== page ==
Yet, this court agreed to entertain jurisdiction over the defendant as a matter of "comity," because the defendant had not urged what today would be referred to as an exception of forum non conveniens. In summary, the case holds that Louisiana courts have discretion to exercise jurisdiction when litigants are non-residents.

Though the doctrine of forum non conveniens has no counterpart in French law, Dainow, The Inappropriate Forum, 29 Ill. L.Rev. 867, 891 (1935); Braucher, The Inconvenient Forum, 60 Harv.L.Rev. 908, we find this fact to be of little relevance to our determination. Dainow explains in his article that the doctrine was unneeded in the French system of courts. Unlike the English and American courts, French law mandates the closure of French courts to foreign litigants. Dainow, supra, at 885. Rather than providing for the dismissal of unwanted litigation, French courts sought to provide exceptions to the closed forum rule so that certain cases could be heard. Louisiana, in this instance, is more akin to the common law approach of providing an open forum. Nevertheless, under either approach, the ultimate goal is to ensure that there is a forum for litigation which is fair and provides justice to the parties.

The doctrine is established as a means of dismissal in virtually all of the other states, leaving only a small minority of states without the doctrine. Even though Louisiana's system of courts is like the majority of American courts in terms of openness, we place Louisiana among the minority and hold that Louisiana courts may not dismiss cases for forum non conveniens except for the cases provided in LSA-C.C.P. Art. 123. To the extent Stewart v. Litchenberg provides otherwise, it is overruled.

Pacific cites language from the long arm statute, LSA-R.S. 13:3201, asserting a legislative mandate for discretionary exercise of jurisdiction. Specifically, Pacific points to the "may exercise jurisdiction" language in the statute for support of its argument. Otherwise, the parties agree that statutory authority for forum non conveniens dismissal does not exist outside of LSA-C.C.P. Art. 123. The "may exercise" language relates to circumstances where the exercise of jurisdiction is constitutionally permissive. In other words, the court is permitted to exercise jurisdiction without violating the constitution when the criteria listed in the long arm statute are met. The language does not relate to the court's discretion to dismiss once it determines that it has jurisdiction.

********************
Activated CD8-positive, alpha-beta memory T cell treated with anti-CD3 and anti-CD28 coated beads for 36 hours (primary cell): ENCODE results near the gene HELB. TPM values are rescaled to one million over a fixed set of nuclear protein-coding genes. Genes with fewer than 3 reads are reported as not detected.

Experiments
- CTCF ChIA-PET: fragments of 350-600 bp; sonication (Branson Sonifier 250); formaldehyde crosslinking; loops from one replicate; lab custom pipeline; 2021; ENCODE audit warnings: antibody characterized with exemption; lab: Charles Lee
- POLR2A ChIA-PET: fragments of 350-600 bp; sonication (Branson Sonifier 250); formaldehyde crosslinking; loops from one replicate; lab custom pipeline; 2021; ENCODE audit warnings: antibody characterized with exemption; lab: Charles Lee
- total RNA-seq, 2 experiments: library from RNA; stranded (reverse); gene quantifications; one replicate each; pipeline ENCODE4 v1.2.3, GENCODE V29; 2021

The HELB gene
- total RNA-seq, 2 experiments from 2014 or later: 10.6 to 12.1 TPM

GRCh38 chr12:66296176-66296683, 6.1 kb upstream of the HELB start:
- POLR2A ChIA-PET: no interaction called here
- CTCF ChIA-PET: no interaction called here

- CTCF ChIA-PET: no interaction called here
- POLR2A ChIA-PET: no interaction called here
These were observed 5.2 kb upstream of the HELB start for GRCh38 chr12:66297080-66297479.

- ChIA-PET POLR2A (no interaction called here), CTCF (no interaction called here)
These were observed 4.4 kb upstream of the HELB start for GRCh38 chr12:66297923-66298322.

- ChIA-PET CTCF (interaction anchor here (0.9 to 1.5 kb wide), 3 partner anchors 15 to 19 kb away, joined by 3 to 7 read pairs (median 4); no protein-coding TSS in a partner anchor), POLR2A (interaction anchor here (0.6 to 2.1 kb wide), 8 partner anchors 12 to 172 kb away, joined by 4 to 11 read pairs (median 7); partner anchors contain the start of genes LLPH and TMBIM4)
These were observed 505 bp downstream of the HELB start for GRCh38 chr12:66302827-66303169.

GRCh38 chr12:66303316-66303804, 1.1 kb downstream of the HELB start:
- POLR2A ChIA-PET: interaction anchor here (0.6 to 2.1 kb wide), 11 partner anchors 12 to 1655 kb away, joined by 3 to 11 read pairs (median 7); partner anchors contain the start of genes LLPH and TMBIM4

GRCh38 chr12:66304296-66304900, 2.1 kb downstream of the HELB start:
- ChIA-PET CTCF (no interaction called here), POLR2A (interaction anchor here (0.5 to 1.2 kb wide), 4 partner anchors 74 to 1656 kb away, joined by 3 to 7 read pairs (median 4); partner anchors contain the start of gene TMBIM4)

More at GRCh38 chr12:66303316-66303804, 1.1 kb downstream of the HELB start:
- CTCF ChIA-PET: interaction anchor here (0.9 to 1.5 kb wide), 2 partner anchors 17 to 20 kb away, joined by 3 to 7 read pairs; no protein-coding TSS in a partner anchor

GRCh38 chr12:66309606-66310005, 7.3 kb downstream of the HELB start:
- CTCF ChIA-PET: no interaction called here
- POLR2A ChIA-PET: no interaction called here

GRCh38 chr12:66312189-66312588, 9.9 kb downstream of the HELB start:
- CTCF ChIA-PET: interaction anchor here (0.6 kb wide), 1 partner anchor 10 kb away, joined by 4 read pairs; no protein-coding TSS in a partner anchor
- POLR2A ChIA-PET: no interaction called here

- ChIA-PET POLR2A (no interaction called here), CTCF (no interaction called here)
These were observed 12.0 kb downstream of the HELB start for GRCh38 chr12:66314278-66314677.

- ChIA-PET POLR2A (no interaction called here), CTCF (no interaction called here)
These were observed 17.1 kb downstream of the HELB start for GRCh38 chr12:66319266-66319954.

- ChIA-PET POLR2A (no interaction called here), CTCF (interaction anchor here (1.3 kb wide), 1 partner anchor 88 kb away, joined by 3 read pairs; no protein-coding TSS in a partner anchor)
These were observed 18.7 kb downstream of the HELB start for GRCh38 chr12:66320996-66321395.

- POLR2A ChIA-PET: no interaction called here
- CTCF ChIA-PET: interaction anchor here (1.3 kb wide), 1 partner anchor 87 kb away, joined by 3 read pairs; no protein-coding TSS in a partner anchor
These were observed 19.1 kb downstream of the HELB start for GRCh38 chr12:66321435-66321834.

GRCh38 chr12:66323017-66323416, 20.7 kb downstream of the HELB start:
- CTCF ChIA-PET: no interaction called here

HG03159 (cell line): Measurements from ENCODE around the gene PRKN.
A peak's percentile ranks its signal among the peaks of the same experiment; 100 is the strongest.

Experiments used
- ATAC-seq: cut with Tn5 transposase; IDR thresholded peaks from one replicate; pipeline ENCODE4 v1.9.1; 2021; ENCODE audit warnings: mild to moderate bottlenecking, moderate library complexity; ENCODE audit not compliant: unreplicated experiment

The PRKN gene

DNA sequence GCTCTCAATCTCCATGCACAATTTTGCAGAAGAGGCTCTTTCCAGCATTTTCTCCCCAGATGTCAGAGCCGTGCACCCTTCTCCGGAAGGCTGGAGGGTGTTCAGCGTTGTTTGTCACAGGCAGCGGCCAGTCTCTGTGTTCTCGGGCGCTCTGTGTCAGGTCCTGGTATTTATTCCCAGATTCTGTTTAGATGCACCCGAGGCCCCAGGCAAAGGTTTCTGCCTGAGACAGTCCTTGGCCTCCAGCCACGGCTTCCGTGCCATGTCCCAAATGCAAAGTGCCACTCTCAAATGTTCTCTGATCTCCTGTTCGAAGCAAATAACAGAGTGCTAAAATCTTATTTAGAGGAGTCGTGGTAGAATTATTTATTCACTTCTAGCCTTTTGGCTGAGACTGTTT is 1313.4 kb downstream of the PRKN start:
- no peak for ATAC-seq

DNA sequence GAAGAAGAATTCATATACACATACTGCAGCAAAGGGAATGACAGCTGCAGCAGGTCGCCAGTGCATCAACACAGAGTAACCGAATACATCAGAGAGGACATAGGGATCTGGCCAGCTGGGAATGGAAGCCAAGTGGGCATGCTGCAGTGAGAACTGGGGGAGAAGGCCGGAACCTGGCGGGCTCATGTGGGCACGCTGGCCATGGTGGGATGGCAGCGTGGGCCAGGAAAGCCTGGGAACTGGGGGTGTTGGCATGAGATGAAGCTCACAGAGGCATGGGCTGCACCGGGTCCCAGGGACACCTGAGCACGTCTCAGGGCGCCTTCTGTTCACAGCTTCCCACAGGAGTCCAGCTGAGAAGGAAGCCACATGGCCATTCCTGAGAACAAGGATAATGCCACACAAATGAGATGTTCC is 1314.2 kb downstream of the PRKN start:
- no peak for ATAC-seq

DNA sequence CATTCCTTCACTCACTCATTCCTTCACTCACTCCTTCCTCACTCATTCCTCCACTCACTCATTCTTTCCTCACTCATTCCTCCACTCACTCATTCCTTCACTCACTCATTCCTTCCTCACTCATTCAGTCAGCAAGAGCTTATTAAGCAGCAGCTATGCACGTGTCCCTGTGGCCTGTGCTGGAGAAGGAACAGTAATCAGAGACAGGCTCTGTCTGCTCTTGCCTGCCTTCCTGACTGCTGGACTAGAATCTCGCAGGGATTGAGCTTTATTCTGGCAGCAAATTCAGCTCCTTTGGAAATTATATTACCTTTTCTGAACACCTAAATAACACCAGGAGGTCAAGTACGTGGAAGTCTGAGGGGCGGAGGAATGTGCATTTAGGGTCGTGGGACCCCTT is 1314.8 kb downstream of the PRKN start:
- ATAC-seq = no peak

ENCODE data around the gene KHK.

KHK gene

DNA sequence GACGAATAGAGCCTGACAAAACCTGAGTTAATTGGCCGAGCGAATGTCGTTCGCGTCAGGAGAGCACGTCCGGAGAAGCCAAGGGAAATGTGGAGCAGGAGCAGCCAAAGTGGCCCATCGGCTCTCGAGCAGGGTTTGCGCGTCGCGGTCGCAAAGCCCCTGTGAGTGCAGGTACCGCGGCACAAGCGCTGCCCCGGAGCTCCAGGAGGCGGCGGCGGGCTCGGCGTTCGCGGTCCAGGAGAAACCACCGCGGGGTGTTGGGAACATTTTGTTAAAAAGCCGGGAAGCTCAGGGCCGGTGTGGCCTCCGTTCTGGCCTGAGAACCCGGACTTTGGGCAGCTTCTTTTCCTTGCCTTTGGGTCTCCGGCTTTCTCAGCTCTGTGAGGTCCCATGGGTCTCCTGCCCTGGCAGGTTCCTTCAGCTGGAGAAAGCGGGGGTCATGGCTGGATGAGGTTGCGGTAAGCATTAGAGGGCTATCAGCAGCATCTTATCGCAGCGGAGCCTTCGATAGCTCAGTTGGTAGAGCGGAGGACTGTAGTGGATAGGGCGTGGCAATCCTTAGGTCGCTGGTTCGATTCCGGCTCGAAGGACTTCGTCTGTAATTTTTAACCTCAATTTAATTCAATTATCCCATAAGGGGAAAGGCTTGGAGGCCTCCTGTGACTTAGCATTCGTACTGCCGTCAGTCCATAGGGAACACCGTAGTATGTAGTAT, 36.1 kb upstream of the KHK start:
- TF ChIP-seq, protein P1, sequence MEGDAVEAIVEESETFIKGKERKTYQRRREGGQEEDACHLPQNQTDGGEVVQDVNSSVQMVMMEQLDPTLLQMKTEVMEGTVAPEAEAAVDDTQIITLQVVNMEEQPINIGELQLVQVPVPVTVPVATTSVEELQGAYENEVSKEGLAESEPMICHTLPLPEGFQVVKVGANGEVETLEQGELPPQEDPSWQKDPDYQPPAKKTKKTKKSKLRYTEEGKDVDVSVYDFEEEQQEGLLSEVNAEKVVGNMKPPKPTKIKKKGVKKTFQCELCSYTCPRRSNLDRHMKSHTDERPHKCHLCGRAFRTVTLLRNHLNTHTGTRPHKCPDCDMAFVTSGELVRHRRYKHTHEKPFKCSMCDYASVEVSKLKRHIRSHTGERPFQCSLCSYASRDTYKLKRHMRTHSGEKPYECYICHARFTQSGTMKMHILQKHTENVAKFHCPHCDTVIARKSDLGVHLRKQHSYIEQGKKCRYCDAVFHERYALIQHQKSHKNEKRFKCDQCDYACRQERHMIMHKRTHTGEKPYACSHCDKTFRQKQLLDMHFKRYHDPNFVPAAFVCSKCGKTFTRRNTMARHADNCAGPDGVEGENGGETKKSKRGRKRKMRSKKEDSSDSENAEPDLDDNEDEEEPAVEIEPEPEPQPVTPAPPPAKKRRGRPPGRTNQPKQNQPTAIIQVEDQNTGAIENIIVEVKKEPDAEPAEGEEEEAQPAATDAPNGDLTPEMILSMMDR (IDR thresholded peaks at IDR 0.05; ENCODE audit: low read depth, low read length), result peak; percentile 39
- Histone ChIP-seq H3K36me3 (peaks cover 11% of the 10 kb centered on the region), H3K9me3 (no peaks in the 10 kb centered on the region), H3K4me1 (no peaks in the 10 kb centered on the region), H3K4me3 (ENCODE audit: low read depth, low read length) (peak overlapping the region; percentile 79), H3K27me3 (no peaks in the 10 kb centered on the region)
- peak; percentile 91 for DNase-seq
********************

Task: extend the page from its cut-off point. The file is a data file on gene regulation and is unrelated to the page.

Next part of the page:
Finally, the power to legislate in terms of both substance and procedure has traditionally been left to the legislature. This principle guides us in part in reaching this decision. By authorizing forum non conveniens dismissal in only limited circumstances, it can be said that the legislature intended that this procedural device not be available in circumstances not specified in Article 123. Furthermore, the doctrine has been presented to the legislature on other occasions. Included in the proposals was a provision which would have authorized forum non conveniens dismissal based upon the trial court's discretion. However, the legislature has refused to pass such a statute. Duplantier, Louisiana: A Forum Conveniens Vel Non, supra, at pp. 772-773. Rather than establish a jurisprudential procedural device for declining jurisdiction where it is otherwise vested by the legislature, we choose to find that the power to dismiss for forum non conveniens is not within the inherent power of Louisiana courts as part of the basic law of this state, as courts have held to be the case in most common law states.